If you think the Tesla Model S
is the only heart-stopping high-performance plug-in car, think again, because Porsche is preparing to introduce its 918 Spyder, which jacks everything up to the max. It’s a plug-in hybrid that also claims it can achieve 78 mpg, though obviously not when the big 608-horsepower V-8 is in full cry.
Porsche will make just 918 of these (get it?) and half the production run is already claimed. The car is destined to become as legendary and sought-after as the company’s late '80s 959 (which routinely collects more than $600,000 at auction).
Add in the electric motor and the 918 has a total of 887 horsepower on tap, a steroid boost from the 718 they were talking about three years ago, when the decision to actually produce this beast was made. The price took a leap, too, from the $640,000 they were talking about then to more than $1million now if you opt for the Weissach package (gilding the lily, it adds carbon fiber to reduce weight by 77 pounds and marginally improves performance).
With everything humming, 211 mph is possible. Zero to 125 mph in the Porsche 918 Spyder takes less than eight seconds. The car has 15 to 20 miles of all-electric range, and in that mode it makes 268 horsepower, and zero to 60 in about eight seconds. Charge time for the 6.8 kilowatt-hour lithium-ion battery pack is about two hours at 240 volts.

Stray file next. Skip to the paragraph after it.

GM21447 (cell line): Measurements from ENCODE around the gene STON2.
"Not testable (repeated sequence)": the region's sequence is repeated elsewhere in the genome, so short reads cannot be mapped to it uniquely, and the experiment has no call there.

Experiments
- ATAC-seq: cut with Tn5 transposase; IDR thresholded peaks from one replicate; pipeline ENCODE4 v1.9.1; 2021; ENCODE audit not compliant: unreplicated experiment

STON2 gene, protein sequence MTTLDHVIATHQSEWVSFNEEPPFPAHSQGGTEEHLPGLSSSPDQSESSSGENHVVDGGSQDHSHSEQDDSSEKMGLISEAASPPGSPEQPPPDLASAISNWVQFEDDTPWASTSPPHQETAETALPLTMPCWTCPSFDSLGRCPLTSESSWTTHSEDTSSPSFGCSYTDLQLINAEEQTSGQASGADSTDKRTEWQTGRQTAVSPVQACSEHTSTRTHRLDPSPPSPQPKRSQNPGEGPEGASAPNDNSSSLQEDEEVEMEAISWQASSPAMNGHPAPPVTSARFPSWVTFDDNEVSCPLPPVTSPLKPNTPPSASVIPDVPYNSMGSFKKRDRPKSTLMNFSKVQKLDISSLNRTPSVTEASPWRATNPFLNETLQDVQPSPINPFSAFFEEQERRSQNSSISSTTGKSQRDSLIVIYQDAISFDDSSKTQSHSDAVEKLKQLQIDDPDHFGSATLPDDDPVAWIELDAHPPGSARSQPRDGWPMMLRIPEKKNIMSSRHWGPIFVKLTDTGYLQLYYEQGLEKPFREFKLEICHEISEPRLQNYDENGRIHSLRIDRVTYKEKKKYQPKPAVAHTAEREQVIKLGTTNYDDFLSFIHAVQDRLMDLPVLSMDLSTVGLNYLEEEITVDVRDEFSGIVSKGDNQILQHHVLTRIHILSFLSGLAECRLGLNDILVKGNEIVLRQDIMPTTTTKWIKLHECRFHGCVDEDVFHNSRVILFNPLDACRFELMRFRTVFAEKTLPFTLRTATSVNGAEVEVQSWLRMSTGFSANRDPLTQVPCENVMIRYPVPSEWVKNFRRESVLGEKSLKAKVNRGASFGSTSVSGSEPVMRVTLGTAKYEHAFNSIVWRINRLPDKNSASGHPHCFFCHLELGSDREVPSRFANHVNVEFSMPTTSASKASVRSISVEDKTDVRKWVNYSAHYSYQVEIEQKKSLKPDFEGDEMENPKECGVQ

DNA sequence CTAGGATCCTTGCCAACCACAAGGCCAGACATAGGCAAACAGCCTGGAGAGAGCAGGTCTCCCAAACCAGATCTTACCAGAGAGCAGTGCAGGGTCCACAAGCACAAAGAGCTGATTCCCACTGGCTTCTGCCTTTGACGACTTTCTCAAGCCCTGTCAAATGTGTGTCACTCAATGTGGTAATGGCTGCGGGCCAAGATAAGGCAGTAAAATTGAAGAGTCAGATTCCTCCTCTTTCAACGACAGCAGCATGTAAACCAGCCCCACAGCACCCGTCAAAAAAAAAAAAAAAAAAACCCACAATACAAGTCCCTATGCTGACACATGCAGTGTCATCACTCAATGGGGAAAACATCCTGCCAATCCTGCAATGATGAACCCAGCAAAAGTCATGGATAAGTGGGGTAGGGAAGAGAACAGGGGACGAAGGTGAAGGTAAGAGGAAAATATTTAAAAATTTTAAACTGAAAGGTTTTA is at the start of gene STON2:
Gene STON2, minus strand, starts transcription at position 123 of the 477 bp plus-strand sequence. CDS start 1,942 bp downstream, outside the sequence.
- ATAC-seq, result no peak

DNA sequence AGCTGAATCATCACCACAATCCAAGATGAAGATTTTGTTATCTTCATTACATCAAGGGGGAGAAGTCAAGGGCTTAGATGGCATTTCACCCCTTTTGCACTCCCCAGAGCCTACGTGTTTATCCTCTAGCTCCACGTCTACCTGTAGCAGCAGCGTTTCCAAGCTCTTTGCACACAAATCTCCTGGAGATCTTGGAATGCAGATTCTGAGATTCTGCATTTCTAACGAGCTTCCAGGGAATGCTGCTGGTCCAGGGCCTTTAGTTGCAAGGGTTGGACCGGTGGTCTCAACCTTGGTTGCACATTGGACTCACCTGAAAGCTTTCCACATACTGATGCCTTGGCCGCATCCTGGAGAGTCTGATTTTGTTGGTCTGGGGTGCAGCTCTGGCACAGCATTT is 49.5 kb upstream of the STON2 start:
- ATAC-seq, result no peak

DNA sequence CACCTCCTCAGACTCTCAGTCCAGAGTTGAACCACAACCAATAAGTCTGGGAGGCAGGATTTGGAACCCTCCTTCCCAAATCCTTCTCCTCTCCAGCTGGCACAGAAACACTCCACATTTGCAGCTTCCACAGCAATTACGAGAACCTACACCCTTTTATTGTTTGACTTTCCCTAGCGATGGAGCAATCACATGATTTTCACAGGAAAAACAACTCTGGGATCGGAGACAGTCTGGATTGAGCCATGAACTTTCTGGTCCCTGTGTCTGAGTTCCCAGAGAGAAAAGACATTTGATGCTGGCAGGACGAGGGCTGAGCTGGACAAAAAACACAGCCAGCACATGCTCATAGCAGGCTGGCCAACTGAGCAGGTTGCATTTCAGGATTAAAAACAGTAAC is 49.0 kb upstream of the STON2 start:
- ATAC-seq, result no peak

The British "Top Gear" show
got to drive a 918 in Germany (a pleasure denied to me so far), and it’s interesting what they said about driving in battery mode:
As with all electric cars, the poke mostly makes itself felt in low-speed acceleration. Beyond about 60 mph, it's tailing off. Even in e-mode, if you floor the throttle the car assumes you want more, so the V8 instantly starts and chimes in. E-mode is hardly sporty. It’s possible in future it’ll get you into city centers where combustion cars are banned. But basically e-mode is a sideshow, a hack to get headline-grabbing CO2 numbers, and a by-product of having the electric motors on board to improve the car’s dynamics when the V8 is running.
But "Top Gear" doesn’t like electric cars all that much. They memorably trashed the Tesla Roadster, and Elon Musk took the show to court over it. "Top Gear" survived the process to take on the Porsche 918. And so the electric car revolution marches on! Here's a 918 drive on video: